This current Scout offers a 1,133cc V-twin engine fed by a fuel-injection unit and cooled by water. Its power rating is excellent at 100 horsepower, and with a curb weight of 554 pounds, its acceleration is brisk. However, as a V-twin cruiser, acceleration is not the focus, but low-end torque for pulling away from a stop is where these engines shine. The Bobber is styled with a classic stripped-down look and foregoes all the superfluous embellishments seen on the big baggers, resulting in a compact and sporty bike. As a modern motorcycle, it offers electronic engine management and the build quality translates to something that is reliable and robust. However, it retains a traditional analog speedometer and is devoid of flashy screens or digital graphics.

Best of all, this modern yet classically styled motorcycle can be had for $11,500. For what some perceive as a premium product, it is a good value and is priced several thousand dollars less than the $15,000 Harley-Davidson Sportster. It might not exactly be cheap, but a $4,000 price difference certainly pushes it in that direction.

Indian Chief - 1990s

After being dormant since 1977, someone acquired Indian Motorcycles and attempted a proper resurrection. Rather than repeating the sins of the past by importing cheap Chinese bikes and plastering headdress logos all over them, these new Indians would be properly built from the ground up — and the finished products seemed worthy of the heritage.

The new bikes debuted in 1999, bringing back the Chief model along with deeply skirted fenders, a big V-twin engine, and an ample display of chrome. The Indians from this time are often called the Gilroy Indians after the California town in which they were built. They were big on style and powered by S&S V-twin engines cloned from earlier Harley-Davidson blocks. The air-cooled 88 cubic inch engines are classic American cruiser units, and the 75 horsepower offered is decent, although the 650-pound bikes need every bit of it. These bikes looked the part and integrated the Indian legacy into them in every way possible.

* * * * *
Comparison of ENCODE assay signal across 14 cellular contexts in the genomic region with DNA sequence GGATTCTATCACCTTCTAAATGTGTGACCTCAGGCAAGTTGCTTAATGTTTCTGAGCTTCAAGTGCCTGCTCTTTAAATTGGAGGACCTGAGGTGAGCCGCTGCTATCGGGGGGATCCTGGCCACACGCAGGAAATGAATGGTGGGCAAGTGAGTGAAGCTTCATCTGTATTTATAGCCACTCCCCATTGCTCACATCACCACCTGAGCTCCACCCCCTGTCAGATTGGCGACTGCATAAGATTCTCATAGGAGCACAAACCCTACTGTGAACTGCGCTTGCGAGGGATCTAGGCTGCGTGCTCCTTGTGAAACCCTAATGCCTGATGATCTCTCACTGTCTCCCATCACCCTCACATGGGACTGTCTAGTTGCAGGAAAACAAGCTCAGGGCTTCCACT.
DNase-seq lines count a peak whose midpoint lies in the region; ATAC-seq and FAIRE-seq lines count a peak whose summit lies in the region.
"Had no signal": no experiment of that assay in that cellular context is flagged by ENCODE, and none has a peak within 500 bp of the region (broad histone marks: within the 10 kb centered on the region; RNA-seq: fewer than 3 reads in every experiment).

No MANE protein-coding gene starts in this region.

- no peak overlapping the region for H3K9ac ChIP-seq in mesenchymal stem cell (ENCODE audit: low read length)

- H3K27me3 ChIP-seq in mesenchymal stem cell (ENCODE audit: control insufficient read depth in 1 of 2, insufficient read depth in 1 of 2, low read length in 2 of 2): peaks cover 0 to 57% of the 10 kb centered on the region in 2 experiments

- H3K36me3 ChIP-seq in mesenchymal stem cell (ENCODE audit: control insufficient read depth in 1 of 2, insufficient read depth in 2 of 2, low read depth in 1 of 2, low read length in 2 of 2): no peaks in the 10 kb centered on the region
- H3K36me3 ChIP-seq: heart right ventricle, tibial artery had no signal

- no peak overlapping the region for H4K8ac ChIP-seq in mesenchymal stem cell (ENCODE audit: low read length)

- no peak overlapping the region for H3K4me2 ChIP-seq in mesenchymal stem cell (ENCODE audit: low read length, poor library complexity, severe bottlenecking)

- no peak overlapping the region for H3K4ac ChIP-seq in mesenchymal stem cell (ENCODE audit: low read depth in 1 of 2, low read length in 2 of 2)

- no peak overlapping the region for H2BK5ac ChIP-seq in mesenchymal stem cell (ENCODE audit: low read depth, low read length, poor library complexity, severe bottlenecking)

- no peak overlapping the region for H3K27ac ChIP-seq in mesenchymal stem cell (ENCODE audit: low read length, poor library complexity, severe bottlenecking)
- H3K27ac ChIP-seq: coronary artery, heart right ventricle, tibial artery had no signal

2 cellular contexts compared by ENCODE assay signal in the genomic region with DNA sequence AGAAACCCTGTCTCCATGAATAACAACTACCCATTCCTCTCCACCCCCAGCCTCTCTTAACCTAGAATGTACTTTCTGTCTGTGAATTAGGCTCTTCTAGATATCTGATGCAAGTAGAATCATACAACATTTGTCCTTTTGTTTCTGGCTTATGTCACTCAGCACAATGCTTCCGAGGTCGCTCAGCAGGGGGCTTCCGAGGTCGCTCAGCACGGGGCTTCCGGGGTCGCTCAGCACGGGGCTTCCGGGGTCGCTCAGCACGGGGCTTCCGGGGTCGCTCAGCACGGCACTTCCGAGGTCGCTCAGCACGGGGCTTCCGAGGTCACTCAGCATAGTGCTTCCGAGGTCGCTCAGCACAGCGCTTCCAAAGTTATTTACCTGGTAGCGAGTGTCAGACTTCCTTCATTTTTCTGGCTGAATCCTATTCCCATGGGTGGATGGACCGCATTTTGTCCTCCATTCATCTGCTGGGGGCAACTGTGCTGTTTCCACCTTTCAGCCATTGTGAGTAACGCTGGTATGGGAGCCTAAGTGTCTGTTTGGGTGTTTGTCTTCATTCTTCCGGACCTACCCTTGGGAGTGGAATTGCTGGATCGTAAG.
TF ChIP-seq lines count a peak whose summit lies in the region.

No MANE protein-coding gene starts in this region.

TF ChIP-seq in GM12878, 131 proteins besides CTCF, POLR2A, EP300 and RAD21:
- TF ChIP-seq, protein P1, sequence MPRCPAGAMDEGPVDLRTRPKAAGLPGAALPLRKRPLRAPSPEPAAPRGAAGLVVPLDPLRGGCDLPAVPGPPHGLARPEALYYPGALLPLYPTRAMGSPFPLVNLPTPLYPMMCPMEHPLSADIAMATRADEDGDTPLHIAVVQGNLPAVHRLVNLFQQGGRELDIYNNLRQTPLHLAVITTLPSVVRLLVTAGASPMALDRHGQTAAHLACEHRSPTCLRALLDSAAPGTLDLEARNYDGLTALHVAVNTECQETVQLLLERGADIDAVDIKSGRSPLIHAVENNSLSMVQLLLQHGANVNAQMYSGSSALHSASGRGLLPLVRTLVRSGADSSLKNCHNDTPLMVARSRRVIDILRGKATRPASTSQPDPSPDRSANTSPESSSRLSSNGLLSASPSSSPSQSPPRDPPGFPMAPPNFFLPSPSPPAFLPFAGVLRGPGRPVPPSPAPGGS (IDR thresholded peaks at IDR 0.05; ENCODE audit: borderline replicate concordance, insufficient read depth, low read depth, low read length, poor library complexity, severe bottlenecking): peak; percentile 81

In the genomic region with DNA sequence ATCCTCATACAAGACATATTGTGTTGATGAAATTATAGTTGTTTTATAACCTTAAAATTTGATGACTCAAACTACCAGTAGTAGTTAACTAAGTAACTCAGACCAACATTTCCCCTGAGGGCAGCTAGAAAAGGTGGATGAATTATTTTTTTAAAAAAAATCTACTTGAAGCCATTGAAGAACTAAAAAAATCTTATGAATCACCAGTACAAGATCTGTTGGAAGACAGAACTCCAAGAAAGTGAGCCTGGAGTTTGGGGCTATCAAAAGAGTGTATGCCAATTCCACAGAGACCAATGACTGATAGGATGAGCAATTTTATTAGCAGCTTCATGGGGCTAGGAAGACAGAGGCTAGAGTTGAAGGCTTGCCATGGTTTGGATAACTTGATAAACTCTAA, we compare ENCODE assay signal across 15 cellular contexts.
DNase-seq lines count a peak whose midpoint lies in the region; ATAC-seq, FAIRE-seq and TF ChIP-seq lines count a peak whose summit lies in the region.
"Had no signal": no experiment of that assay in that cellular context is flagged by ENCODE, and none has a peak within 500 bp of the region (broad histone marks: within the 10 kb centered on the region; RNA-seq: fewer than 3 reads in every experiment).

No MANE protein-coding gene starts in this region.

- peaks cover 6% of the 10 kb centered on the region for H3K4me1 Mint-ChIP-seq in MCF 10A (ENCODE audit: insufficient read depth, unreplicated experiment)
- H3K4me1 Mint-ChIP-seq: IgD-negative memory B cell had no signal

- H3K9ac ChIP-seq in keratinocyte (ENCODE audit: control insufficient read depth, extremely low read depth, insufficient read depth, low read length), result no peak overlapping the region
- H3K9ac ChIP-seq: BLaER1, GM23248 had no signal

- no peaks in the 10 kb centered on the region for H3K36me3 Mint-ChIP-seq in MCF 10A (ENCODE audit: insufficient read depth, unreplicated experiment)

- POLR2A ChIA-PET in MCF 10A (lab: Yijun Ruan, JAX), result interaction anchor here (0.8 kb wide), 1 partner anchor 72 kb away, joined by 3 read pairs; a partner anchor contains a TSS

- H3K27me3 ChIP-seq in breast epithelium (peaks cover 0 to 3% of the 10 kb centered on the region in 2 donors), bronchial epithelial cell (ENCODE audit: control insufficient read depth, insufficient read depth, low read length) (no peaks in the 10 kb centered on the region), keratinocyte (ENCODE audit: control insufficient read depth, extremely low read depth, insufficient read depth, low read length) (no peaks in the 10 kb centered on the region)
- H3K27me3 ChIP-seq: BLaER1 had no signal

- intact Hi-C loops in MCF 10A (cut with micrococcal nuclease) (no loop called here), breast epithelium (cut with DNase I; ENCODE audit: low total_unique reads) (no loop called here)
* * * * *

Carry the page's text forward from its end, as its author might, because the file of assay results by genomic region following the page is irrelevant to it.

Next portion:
However, quality appeared to have been left out of the picture. Motorcyclist wrote about them in 2010, lamenting the poor handling, uncomfortable seating, and generally abysmal construction that leads to inevitable repairs. Today, the Gilroy Chiefs are rare, especially since they barely produced more than 1,000 copies in 1999 and sold them for over $20,000. Despite the fact that many of these Gilroy bikes continue to sell for more than the original retail price, they can be found for as little as $6,000 — which is not too bad for a piece of American steel.

Indian SE-74 Super Enduro - 1970s

When owner Floyd Clymer passed, the Indian company went to his attorney, Alan Newman. The new leader of the company wanted to expand, but rather than continuing to import foreign cycles and affix Indian logos to them, he wanted to build his own. He would accomplish this, but they were still foreign built.

Newman set up a new factory in Kaohsiung, Taiwan to produce original designs using lower-cost Taiwanese labor. This led to a range of smaller motorcycles, mostly for off-road, built with generally good quality. Among them was the SE-74 Super Enduro. This dual-purpose bike is powered by a 70cc two-stroke engine, most likely made by Minarelli, although some bikes from this period have Japanese engines and others were made in the Taiwan factory itself. Information from this period is sparse, and the dearth of available bikes for sale on the used market is probably a result of overall poor sales. The Newman venture would eventually go bankrupt in 1977, sending the Indian name dormant until 1999.

While these are not the big V-twin cruisers typically associated with the brand, they can still be considered true Indians. Regardless, prices are not the same as the iconic cruisers and can be picked up for around $3,000 when they are available at all.